Yes is the simple answer. I have a Degree in enjoying life!!! ;-) My life is full of doing fun things in Cape Town with my partner Adrian, my children, hiking, sunsets, spending a lot of time in the Okavango Delta, amazing people and a little bit of work thrown in to complete the picture!

Was it always your plan to relaunch DewClaw Productions?

I didn’t think of it until very recently. In fact it wasn’t even my idea! Sometimes its not always so easy to see the obvious staring you in the face. DewClaw was a really successful production company back in the early 2000’s and one that helped me to grow and believe in myself. We did a lot of exciting projects that really launched my career and got me to where I am today. DewClaw was the main feeder company that launched NHU Africa, the Wildlife Film Academy and Wild Talk Africa, and then got forgotten whilst those initiatives took off so well. Perhaps now is the time to unleash its full potential…?


Do you have anything in production now? What are you working on at the moment?

Yes a couple of things. One is a series that follows a couple of strange but wonderfully interesting characters based up in the Okavango Delta. They have taken on a life-long crazy dream that they might just pull off! It’s something COMPLETELY different and quite cutting-edge so might not be everyone’s cup of tea but I love it because it is so humorous and whacky.

The other series we are doing is more mainstream and is similar in style and format to the Cheetah Diaries, which has been so successful but if I tell you more, I would then have to shoot you… :-)

We are also developing a couple of projects which are more around the online broadcasting and distribution arena’s than actual productions and are very long term collaborative projects with other companies. Also I am supporting Harriet Nimmo’s (ex Wildscreen CEO) work in South Africa, on the Wild Shots Photographic Symposium Event, which is going to be brilliant. It’s wonderful to work with someone so professional.

What kind of films do you want to make?

I am drawn to making programmes where people can really feel immersed in the wonders of our world. I am continually fascinated by new discoveries and love to push the boundaries. I appreciate those filmmakers who want to highlight devastating conservation issues and calls to action but I don’t have that in me. I want to make people smile and say ‘wow!’ in a positive way and inspire them… and whilst I take my hat off to the very serious issues that are being tackled, it is not the genre that I find most exhilarates me. Ultimately I am an entertainer at heart.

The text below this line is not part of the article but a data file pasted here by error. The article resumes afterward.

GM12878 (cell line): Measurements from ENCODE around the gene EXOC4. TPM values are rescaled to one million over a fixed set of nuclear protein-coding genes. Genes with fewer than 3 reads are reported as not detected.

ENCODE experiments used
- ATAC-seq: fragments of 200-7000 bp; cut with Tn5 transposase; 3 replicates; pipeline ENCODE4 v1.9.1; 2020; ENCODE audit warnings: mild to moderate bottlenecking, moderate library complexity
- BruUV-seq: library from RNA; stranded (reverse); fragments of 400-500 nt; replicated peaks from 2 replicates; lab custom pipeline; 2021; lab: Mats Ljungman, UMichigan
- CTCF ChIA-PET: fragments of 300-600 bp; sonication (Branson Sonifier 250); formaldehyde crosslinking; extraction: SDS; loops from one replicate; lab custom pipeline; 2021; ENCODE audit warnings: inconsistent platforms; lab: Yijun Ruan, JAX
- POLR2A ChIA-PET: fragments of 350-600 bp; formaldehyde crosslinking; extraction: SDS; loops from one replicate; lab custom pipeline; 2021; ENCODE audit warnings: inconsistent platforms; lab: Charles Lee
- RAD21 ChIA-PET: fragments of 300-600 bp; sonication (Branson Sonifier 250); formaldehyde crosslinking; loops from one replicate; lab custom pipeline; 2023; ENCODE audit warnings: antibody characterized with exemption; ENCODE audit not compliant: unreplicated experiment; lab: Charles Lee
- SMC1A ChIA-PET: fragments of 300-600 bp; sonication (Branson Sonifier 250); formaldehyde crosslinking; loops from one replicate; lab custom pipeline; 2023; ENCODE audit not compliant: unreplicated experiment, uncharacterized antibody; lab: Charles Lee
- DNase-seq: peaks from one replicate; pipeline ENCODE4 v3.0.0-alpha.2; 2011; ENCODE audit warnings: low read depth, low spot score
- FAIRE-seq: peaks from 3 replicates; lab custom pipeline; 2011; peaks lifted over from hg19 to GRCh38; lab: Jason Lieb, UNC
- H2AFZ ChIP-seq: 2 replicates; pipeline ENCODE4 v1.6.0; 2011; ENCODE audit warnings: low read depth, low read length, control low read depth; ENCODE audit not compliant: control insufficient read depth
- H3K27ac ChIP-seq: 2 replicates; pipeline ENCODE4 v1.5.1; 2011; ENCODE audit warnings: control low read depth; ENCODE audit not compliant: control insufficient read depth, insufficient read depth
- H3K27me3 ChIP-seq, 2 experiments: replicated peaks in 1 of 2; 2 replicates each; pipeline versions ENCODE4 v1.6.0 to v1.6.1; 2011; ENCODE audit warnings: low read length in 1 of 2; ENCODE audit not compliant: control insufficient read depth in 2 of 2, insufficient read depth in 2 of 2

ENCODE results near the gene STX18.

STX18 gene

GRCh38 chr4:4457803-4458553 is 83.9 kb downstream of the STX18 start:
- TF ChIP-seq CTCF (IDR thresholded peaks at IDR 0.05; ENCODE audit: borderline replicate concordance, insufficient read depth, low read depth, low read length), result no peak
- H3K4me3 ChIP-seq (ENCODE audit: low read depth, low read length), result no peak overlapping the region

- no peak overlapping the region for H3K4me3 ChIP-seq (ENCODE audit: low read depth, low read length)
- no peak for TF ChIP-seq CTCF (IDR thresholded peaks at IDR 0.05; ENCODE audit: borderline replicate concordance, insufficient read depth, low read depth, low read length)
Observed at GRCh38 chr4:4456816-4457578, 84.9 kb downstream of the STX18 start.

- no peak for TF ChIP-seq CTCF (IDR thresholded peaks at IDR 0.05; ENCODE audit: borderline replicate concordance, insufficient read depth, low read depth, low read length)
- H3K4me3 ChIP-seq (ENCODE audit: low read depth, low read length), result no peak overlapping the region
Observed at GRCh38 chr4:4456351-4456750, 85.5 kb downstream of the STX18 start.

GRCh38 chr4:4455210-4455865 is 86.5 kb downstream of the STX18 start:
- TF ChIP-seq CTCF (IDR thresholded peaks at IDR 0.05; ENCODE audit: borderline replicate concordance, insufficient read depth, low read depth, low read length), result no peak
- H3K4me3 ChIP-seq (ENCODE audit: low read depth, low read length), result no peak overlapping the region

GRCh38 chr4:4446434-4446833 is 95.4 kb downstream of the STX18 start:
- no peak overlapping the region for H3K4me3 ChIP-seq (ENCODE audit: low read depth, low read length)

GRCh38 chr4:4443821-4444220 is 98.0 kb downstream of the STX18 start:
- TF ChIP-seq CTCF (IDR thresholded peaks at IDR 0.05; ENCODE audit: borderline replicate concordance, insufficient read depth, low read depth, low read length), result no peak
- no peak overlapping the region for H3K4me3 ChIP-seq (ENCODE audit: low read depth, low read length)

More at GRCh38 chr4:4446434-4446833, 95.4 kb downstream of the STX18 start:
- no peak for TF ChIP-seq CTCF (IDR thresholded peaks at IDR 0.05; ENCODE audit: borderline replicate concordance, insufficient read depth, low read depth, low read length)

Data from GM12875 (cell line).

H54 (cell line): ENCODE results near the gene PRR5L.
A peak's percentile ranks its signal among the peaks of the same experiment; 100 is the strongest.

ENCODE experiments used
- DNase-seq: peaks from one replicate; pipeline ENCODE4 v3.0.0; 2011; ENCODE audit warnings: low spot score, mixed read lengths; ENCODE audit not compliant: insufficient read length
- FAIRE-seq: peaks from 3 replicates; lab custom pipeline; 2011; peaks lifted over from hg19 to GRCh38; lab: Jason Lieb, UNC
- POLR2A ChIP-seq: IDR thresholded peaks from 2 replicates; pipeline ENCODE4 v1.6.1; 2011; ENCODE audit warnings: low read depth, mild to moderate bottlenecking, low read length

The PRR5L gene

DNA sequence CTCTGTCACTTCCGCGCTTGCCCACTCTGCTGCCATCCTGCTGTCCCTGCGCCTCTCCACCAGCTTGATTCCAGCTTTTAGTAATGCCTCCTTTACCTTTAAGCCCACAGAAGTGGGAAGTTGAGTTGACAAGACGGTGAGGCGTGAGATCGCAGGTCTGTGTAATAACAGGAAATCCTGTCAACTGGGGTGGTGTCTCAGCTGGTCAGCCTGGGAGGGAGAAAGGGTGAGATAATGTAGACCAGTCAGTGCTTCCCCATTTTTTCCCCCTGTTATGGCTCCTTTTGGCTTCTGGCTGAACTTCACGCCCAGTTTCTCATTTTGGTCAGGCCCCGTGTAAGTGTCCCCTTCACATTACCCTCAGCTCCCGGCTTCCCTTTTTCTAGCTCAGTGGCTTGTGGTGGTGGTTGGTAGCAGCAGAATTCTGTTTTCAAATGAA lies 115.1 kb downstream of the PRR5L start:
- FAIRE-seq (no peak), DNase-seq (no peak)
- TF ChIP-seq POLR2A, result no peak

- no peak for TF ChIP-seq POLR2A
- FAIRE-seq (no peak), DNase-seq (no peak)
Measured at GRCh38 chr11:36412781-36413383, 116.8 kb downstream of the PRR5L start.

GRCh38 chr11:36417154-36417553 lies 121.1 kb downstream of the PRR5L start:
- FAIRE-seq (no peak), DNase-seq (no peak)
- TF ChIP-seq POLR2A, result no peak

What is the concept of the online wildlife film school?

The DewClaw Academy is a very personal bespoke service that targets a niche part of the wildlife film industry. Offering such a personal service needs a dedicated individual to do that rather than a faceless company as it is so important to help new filmmakers coming up into our industry.

Through running the Wildlife Film Academy for so long, I have been privileged to meet a lot of hopeful young filmmakers. The aim was basically to inspire them to great things but ironically, they always inspired me with their dedication and passion. It was a wonderful thing to do. I don’t want to lose touch with newcomers that are breaking through – they are a very important source of talent that needs to be nurtured but often when you are so immersed in making your own films, it is hard to find time to help others. So the point in the online and weekend courses is to continue the good work that the Wildlife Film Academy is doing but to cover the gaps that WFA cant fill. I am not competing for the same market, but offering those that cant afford the time or money to attend WFA, a course that would work for them instead.

So the DewClaw Academy offers weekend and online courses that teach you everything you need to know about Wildlife Filmmaking but very cheaply. It can fit in with your current work, life and family rather than having to take time out and large financial risks through travel and high training fees. You are also given personal service to address your very specific level of experience and needs rather than being part of a larger group. Read more on www.dewclawproductions.com!

What your plans and hopes for the future?

A lot more of the same… it seems to work for me and I have been extremely happy in my career. Don’t fix it if it isn’t broken! In a nutshell? Having fun with productions, projects and people in the industry, playing around with new ideas, new concepts, new collaborations, working with old friends and making new contacts, and of course inspiring more newcomers to keep moving this wonderful industry forward.

dew . claw
noun: a rudimentary inner toe
present in animals such as dogs and cheetah.